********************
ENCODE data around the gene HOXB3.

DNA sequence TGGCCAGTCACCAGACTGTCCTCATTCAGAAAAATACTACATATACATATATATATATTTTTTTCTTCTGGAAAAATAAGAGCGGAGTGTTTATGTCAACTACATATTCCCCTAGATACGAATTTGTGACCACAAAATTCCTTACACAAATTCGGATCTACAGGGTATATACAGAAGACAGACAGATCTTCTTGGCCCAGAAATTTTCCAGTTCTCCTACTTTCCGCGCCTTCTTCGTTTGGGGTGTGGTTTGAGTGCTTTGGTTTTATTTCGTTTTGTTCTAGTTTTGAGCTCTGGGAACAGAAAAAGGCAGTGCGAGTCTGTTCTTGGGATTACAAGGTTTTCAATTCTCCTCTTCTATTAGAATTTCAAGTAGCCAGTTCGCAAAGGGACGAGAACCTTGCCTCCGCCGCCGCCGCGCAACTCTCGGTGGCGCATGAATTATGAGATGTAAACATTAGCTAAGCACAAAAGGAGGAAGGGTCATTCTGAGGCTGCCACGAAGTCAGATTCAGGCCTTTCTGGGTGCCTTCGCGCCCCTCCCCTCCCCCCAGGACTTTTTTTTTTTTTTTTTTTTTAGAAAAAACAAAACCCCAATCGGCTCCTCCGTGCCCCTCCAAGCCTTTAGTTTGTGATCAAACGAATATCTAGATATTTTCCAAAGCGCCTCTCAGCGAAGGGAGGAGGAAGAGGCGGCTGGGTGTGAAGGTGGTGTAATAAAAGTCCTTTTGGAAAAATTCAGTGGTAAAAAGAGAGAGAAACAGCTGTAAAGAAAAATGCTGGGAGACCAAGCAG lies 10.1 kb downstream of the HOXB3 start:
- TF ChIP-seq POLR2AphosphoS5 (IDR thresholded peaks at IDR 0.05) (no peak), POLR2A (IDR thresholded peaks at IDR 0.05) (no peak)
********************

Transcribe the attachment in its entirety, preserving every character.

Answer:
ENCODE data around the gene HOXB3.

DNA sequence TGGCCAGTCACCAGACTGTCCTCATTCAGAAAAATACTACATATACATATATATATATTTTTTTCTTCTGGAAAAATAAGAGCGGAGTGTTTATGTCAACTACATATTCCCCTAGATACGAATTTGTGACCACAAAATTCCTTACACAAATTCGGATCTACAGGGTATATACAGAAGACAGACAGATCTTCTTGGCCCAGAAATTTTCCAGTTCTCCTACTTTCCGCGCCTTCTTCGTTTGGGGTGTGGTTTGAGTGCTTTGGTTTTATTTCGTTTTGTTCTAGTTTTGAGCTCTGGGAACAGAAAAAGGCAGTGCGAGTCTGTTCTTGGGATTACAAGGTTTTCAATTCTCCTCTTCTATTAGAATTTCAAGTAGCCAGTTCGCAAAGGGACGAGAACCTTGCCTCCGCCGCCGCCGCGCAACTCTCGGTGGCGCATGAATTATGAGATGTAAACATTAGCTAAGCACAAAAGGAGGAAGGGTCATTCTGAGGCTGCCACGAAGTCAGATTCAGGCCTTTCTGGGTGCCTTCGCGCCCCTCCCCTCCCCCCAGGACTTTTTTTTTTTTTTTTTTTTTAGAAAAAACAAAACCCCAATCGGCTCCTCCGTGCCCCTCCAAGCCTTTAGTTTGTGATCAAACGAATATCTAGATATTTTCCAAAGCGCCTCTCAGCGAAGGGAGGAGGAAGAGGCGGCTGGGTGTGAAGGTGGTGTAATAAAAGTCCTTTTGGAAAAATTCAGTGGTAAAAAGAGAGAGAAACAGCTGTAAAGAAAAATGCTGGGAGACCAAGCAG lies 10.1 kb downstream of the HOXB3 start:
- TF ChIP-seq POLR2AphosphoS5 (IDR thresholded peaks at IDR 0.05) (no peak), POLR2A (IDR thresholded peaks at IDR 0.05) (no peak)